At what time should police and authorities judiciously reconsider the hastily-drafted travel bans that have promoted a police state and are heightening the public’s anxiety and depression?
The current Draconian laws across each state have apparent sunset classes, but can be extended, as we have already seen overseas.
However, as “the infection curve” is now flattening in Australia, should people be allowed to exercise their liberty, use their commonsense and pursue harmless, non-contact hobbies and sports that can be practised in ones and twos?
They could include, but not be limited to, golfing, fishing, boating, hiking, surfing and, of course, motorcycling, so long as they are also practising good hygiene and personal distancing.
After all, why should the long-term mental fitness of all be jeopardised by criminal laws directed at the inconsiderate behaviour of a minority?
All laws and rules have updates, modifications and amendments, so why not these hastily drafted travel restrictions?
How about a gradual easing of restrictions, to stem this jackboot culture where police harass and fine citizens without warning for sitting on park benches, mums teaching their kids to drive (fine later rescinded) or riders go for a solo ride through the hills?
How about giving us the benefit of having some commonsense like they do in Sweden? Rather than the government telling people what to do or fining them, they are asking Swedes to do the right thing, and giving them the liberty to prove they are responsible citizens.
Unfortunately, appealing to the Swedes’ sense of doing the right thing hasn’t worked and the government is now planning tighter measures.
Austria, the Czech Republic, Denmark and Norway are opening up from lockdown as cases have greatly dropped. It will be interesting to see how their infection curve develops.
Sunset clause on travel bans
The various travel bans around the country seem to have “sunset clauses”.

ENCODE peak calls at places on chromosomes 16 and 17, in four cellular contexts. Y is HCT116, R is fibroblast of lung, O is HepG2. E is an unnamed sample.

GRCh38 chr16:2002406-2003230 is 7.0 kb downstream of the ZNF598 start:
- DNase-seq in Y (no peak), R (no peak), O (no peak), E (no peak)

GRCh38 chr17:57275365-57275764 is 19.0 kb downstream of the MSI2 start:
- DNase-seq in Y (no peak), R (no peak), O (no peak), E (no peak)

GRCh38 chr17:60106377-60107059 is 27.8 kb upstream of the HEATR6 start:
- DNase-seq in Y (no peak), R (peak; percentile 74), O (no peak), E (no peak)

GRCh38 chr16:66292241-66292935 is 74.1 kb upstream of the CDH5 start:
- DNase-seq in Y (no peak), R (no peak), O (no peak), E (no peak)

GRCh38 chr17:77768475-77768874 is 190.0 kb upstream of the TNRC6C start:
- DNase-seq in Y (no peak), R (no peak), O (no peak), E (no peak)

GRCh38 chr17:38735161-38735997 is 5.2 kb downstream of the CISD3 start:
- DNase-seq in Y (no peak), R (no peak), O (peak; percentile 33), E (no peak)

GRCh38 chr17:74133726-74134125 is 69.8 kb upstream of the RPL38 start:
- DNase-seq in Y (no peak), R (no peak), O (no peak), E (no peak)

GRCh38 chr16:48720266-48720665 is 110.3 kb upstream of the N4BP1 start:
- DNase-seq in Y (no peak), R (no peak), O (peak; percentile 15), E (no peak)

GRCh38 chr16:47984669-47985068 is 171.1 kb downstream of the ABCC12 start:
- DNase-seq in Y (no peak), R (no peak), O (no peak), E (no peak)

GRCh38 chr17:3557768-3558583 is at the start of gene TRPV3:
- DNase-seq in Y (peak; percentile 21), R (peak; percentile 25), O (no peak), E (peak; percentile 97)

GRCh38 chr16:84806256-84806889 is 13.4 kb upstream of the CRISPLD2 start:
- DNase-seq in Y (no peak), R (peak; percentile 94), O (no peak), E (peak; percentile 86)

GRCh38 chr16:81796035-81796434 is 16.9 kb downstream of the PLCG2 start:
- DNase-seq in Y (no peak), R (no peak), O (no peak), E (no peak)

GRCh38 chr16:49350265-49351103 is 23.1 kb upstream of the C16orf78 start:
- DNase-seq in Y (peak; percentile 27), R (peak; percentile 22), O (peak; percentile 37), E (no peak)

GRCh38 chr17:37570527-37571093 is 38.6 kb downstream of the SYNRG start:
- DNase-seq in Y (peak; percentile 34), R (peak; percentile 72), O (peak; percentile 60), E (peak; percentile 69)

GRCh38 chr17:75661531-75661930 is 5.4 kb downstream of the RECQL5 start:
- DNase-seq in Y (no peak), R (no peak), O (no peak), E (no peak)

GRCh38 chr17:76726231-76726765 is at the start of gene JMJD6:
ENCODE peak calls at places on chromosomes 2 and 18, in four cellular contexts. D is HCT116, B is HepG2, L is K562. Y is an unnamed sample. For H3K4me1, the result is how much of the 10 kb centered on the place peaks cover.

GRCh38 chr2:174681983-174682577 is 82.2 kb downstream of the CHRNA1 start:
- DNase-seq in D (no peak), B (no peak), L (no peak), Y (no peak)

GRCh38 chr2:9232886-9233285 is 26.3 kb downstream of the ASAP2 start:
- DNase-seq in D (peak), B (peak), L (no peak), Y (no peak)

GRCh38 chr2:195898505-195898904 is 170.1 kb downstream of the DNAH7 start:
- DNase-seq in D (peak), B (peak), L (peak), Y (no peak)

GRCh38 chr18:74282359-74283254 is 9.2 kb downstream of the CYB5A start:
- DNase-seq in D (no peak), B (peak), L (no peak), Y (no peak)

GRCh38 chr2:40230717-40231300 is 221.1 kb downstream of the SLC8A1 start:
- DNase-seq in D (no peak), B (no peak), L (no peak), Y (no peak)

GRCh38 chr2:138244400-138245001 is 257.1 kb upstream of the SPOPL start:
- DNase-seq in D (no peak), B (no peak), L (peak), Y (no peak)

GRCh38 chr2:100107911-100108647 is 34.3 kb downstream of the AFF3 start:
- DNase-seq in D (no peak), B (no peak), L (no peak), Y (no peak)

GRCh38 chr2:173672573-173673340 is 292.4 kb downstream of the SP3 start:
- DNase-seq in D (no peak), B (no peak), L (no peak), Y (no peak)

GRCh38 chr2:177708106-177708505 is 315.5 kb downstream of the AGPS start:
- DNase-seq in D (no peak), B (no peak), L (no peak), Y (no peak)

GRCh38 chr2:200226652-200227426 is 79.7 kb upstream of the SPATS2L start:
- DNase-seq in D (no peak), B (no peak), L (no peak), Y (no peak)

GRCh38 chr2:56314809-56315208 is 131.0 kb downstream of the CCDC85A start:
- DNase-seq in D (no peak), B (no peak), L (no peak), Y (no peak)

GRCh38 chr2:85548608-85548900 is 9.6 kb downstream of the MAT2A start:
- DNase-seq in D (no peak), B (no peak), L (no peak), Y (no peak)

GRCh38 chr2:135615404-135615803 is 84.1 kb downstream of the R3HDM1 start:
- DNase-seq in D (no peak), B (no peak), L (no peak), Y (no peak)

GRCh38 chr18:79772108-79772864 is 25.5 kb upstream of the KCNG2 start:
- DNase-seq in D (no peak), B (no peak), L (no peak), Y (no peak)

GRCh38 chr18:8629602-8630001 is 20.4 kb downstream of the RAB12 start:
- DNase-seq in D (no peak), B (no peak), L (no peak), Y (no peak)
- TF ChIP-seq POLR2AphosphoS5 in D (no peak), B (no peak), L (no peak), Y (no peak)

In NSW, the Police Commissioner says the bans will be in place “at least until the end of June”. But he didn’t rule out a continuation of the bans at that time.
(By the way, how did the police suddenly get legislative powers to make and amend laws?)
Queensland’s home confinement direction is in place “until the end of the declared public health emergency, unless they are revoked or replaced”.
So there really is no guaranteed sunset clause written into the laws.
When do the laws end and what is the mechanism for winding them back?
Obviously the sooner we respond to staying home and getting the infection curve flattened, the sooner we may quash this Orwellian Big Brother state.
Or could we end up with a long-term or permanent erosion of our civil liberties as we witnessed with the introduction of Draconian anti-terrorism laws after 9/11?
The Uniting and Strengthening America by Providing Appropriate Tools Required to Intercept and Obstruct Terrorism (USA PATRIOT) Act of 2001 still exists and has been the source of much government abuse and overreaching.
The 300-page Act sailed through US Congress seven weeks after the attacks with scant dissent; just like our hastily drawn-up pandemic restrictions.
Already these rules have resulted in police harassing innocent Australians doing such “criminal” behaviour as sunbathing in a park a healthy distance from other people.
We can imagine the police will do their utmost to hold on to as many of their new-found powers for as long as possible.
We have already seen that with the updated so-called anti-bikie rules that replaced Queensland also hastily-drafted VLAD laws.
When it comes time to revoke or revise these restrictions, police will no doubt cite the inevitable reduction in the crime rate and road toll as reasons to continue at least some of their new powers.